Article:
Comic Relief, the organisation responsible for Red Nose Day and for dispersing the funds raised by thousands of acts of mystifying self-gratification (some people just like sitting in baked beans), has frequently been a victim of this way of thinking, its undoubtable achievements the subject of much fretting and anxiety. Aren't the celebrities just in it for their own careers, people ask, and shouldn't schoolchildren be doing something a little more self-sacrificing than going to school in their favourite clothes? Should we really be enjoying ourselves for other people's benefit? As it happens, one of the guiding principles of Comic Relief has always been that of "fair exchange" - the BBC offers airtime and resources but gets an audience-grabbing array of stars for what amounts to a bargain price; comedians give up their time but benefit from honorary membership of the Good Bloke Club; viewers and participants cough up the cash but get a top-up of glee in return.
If that sounds depressing or defeatist about human nature there are some consolations. First of all it should be remembered that interrogating your conscience takes up much valuable time. The figure of the person who never gives to charity because they are paralysed by a mistrust of their own motives is not simply a satirical fantasy - as they agonise over "paternalism" and "amelioration" and "letting governments off the hook", as they trace the machinery of charitable aid through every slipping cog of petty corruption and unintended consequence, the objects of their undeniable compassion may perish one by one. In any case the malnourished may prefer to eat, knowing that a government bureaucrat is also getting fatter, than go hungry in the serene assurance that graft will join them in the grave. This isn't to argue, incidentally, that it is wrong to think about charity and take stock of its effects - just that in this field, above all, the perfect can too easily be the enemy of the good. It isn't inconceivable that an impure motive is better than one pharmaceutically purified of all self-interest - a lengthy process which has its own costs. To pursue the metaphor of chemical analysis, the self-interested givers could even prove to have more "active ingredient" good in them than a more rarefied compassion, which has distilled its charity down to a thimble of the real thing.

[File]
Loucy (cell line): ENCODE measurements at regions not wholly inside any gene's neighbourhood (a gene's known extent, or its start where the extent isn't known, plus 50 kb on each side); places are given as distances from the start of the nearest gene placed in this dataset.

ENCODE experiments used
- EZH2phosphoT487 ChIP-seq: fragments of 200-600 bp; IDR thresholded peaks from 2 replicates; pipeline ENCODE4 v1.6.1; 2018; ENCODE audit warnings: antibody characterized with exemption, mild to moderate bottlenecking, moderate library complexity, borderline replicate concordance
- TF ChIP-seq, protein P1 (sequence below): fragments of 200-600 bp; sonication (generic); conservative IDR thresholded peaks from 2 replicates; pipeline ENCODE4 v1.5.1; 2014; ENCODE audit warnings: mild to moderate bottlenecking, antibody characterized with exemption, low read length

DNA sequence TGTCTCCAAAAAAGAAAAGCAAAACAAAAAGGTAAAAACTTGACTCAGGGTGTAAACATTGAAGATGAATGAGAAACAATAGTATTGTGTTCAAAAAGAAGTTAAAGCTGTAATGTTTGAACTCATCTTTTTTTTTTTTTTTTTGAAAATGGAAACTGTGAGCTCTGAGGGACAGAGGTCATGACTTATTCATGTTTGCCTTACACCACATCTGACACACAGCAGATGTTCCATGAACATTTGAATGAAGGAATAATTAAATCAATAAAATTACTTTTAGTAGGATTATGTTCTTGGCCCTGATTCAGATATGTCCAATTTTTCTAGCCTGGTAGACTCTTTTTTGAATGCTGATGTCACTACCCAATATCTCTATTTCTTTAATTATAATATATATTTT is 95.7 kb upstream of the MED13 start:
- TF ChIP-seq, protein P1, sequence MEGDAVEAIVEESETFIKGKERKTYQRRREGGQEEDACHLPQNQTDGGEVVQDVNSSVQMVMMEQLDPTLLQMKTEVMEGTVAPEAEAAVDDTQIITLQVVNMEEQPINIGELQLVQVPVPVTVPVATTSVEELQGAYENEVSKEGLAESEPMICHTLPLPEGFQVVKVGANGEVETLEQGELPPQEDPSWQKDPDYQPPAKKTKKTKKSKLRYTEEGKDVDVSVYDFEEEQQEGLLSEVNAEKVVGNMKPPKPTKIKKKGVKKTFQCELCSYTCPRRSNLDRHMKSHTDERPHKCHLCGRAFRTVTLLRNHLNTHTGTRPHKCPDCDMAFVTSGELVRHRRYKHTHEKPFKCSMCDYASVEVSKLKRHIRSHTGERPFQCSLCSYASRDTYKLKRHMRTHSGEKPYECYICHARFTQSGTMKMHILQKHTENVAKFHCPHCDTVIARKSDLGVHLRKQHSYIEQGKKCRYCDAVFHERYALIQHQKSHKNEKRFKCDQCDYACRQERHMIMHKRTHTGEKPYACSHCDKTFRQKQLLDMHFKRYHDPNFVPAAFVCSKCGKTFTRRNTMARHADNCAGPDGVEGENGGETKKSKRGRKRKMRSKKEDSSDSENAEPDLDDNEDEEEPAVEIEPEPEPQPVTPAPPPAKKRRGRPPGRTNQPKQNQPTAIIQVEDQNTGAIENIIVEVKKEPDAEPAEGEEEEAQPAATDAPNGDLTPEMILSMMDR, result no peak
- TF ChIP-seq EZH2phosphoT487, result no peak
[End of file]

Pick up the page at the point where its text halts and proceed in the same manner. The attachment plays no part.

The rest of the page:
Secondly the definition of self-interest should in any case be expanded to include some less material benefits. "Christ was an epicurean" says a character in Georg Buchner's play Danton's Death, his point being that Christ pursued his own pleasure in his deeds and teachings. By this way of thinking the mystery of truly good people is not how they can abandon happiness for virtue but why it is only in virtue that they can find happiness. What looks like self-sacrifice to the rest of us may well feel like the satisfaction of a gnawing hunger to the saint. Most of us are at least temporarily capable of the same refinement of appetite, and we shouldn't be worried if it gives us pleasure to assuage it. (You might worry about why it is so quickly replaced by coarser cravings, but that is a different question.)
All these issues were beautifully distilled in the three-part series with which BBC1 has been warming up viewers for Red Nose Day itself (tomorrow). Balls for Africa filmed a celebrity football team - soap stars, telly chefs, quiz masters and comics - on an African tour, starting in a tiny village in Burkina Faso and ending up in a national stadium. On the way they took in Comic Relief projects and passed on their impressions of the country and the result was a subtle comedy of the Western conscience learning how to swim. There was, for instance, the vexing question of whether they should try to win their matches and how they would feel when they did, defeating some impoverished team that hadn't seen a ball for months. There was also the question of where exactly they stood in relation to the people they met. Shortly after a soft-drink anthem had insisted that we are all God's children, or some similar formula of global identity, David Baddiel took a different view, explaining how a display of ball skills had united an audience of English celebrities and Sahel villagers: "I was pleased and so were they and we come from different planets", he said, unwittingly breaking the party line on one big human family.
But what was most interesting was the way in which spiritual benefit was described. Introducing the trip David Essex talked of the "warmth of spirit" in Africa and similar phrases chimed through every episode - "faces flooded with joy", "resilience", "vibrancy", qualities that are often the only wealth of people who have nothing else at all. I don't think this was simply wishful thinking on the part of the speakers, but I wonder whether the extravagance and insistence of such terms is partly generated by relief - by the liberating realisation that one's mournfulness is the very last thing these people need. Remote poverty offers much besides - a refreshed sense of your own blessings, an opportunity for sincere connection, even a moral example of courage - all precious commodities. Indeed, perhaps we should hope that the objects of our charity never catch on to just how good a deal this is for us - otherwise they might put the price upReuse content